Speaking outside her official residence at 10 Downing Street in London on Thursday, UK Prime Minister Theresa May said that the Brexit deal “is the right deal for the UK”.
“The British people want this to be settled, they want a good deal that sets us on course for a brighter future,” said May. “That deal is within our grasp and I am determined to deliver it.”
The UK and EU agreed the terms for the draft divorce deal last week. That agreement is legally binding and covers the terms of Britain’s withdrawal from the EU.
It addresses the UK’s so-called “divorce bill” and outlines the “backstop” agreement, that will ensure no return to a hard border between Ireland and Northern Ireland, in the event that the UK and EU fail to reach a future trade agreement.
The draft political declaration is aspirational and not legally binding, but it sets out the future framework for EU-UK relations after Brexit, paving the way for an EU summit this weekend to rubber-stamp the agreements.
On Thursday, President of the European Council, Donald Tusk, said the EU executive informed him it has agreed on the text in principle and that the leaders of the 27 remaining EU states would screen the text on Thursday at a meeting in Brussels.
“The Commission president has informed me that it has been agreed at negotiators’ level and agreed in principle at political level, subject to the endorsement of the leaders,” Tusk said.
He said May and the European Commission President, Jean-Claude Juncker, discussed the text on Wednesday.
“The declaration established the parameters of an ambitious, broad, deep and flexible partnership across trade and economic cooperation” and other areas, according to a copy of the document seen by the AFP.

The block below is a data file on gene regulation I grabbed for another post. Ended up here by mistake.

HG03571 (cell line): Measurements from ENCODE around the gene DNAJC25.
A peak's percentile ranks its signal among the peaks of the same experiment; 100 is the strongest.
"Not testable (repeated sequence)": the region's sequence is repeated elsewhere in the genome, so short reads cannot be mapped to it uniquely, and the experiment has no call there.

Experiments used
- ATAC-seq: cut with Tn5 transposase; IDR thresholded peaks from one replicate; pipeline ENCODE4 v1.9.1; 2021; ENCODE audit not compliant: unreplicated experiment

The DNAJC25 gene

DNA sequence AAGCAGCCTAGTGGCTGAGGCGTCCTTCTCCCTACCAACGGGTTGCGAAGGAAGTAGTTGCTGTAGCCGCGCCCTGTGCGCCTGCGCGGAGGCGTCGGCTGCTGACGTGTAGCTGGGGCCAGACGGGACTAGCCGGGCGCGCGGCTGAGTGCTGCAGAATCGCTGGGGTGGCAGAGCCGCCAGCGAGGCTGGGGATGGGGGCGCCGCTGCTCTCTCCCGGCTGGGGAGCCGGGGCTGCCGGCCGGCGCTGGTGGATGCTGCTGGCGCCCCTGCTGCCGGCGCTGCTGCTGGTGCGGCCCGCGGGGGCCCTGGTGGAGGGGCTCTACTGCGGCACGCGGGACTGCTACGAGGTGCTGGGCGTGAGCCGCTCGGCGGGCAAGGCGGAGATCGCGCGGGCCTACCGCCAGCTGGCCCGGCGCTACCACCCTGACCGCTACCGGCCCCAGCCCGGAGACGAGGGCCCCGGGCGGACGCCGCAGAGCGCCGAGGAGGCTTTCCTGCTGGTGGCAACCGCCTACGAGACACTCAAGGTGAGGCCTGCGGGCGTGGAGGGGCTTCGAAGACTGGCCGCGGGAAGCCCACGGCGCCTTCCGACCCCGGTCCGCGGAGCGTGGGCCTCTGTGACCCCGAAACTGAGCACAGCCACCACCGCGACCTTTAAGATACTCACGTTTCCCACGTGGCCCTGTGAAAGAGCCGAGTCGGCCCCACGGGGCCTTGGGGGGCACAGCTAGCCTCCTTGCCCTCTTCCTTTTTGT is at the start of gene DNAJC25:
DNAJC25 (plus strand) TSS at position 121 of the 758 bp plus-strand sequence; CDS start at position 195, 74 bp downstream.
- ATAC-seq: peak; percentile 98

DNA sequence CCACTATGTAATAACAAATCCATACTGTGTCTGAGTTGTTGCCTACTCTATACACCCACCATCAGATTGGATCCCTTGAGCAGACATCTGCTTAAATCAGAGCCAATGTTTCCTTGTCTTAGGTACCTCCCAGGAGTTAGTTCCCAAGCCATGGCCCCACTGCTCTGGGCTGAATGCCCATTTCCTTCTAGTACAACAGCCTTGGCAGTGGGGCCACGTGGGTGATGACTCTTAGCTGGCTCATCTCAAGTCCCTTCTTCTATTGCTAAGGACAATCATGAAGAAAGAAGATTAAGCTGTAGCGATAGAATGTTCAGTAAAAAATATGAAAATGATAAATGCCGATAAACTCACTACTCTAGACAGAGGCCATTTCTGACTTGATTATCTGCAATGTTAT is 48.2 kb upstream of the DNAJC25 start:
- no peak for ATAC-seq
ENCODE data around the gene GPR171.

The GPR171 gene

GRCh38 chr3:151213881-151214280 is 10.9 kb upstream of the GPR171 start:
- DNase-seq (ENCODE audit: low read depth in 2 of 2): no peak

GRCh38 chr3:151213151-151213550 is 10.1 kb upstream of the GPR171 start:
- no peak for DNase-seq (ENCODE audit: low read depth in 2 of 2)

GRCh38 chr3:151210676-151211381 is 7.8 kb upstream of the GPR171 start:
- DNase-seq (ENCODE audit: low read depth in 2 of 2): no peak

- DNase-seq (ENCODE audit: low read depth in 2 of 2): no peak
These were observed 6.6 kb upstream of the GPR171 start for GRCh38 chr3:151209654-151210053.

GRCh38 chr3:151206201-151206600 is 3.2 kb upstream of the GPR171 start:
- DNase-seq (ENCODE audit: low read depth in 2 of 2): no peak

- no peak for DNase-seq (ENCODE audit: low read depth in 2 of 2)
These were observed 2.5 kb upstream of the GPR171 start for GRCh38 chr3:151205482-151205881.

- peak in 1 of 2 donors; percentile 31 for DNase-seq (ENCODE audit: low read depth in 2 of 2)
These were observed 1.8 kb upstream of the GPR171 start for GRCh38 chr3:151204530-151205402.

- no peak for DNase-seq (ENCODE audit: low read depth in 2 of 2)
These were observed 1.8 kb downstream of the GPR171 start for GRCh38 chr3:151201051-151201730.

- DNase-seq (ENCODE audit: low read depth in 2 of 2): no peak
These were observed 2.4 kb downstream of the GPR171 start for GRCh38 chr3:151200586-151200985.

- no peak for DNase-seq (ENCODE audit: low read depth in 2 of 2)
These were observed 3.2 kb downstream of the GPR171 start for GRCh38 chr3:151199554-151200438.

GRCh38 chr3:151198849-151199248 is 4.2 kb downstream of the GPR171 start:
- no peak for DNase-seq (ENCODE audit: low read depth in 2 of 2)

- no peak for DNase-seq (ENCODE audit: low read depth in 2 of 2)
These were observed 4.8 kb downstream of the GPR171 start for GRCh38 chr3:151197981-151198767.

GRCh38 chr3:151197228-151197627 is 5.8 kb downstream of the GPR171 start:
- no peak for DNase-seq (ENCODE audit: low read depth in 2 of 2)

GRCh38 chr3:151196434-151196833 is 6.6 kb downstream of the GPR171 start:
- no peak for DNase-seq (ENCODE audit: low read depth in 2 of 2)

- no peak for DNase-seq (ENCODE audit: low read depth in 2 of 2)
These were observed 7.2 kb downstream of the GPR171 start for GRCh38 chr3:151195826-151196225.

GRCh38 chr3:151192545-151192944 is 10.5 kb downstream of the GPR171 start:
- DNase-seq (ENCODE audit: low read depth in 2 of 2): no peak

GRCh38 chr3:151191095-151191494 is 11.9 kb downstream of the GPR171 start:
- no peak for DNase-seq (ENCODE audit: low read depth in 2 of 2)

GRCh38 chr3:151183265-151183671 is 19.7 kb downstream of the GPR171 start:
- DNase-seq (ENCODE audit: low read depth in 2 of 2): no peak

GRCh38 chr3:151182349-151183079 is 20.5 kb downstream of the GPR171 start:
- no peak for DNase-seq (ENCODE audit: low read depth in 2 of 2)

Al Jazeera’s Neave Barker, reporting from London, said the document, which has been largely leaked, suggests some previous “red lines” may have been crossed to secure a deal.
“There appear to be quite a few red lines that might have been crossed. Firstly, the suggestion that if EU or UK people want to stay on in each other’s territories for any length of time, they may need visas. That had been a big issue, some major concerns had been raised about that,” he said.
“Also, there is no mention of frictionless trade, seen as being absolutely vital for the health of the British economy going forward. The EU and the UK will now be seen as mutually exclusive trading areas, raising the prospect of barriers with, of course, worrying implications for what that may mean for the border between Northern Ireland and the Republic of Ireland or Gibraltar and Spain.”
Representatives from all 28 EU countries are set to meet on Friday to prepare for the weekend summit.
Some EU member states have raised objections to the divorce deal that was agreed at the UK-European Commission level and work is still ongoing among those states, European Commission spokesperson Margaritis Schinas said Thursday.
Spain wants stronger language underlining its role in any decisions on Gibraltar, a British territory on the tip of the Iberian peninsula. Meanwhile, several member states are concerned about the impact of Brexit on fishing rights in the waters around Britain.
“I can confirm that the issue of Gibraltar, like the issue of fishing, are questions that still need to be tackled, resolved,” he said. “There are ideas, contacts are ongoing,” he added, in relation to Gibraltar.
May addressed the issue on Thursday and said she thought a deal could be done.
May said she had spoken to Spanish Prime Minister Pedro Sanchez and added: “I am confident that on Sunday we’ll be able to agree a deal that delivers for the whole UK family, including Gibraltar.”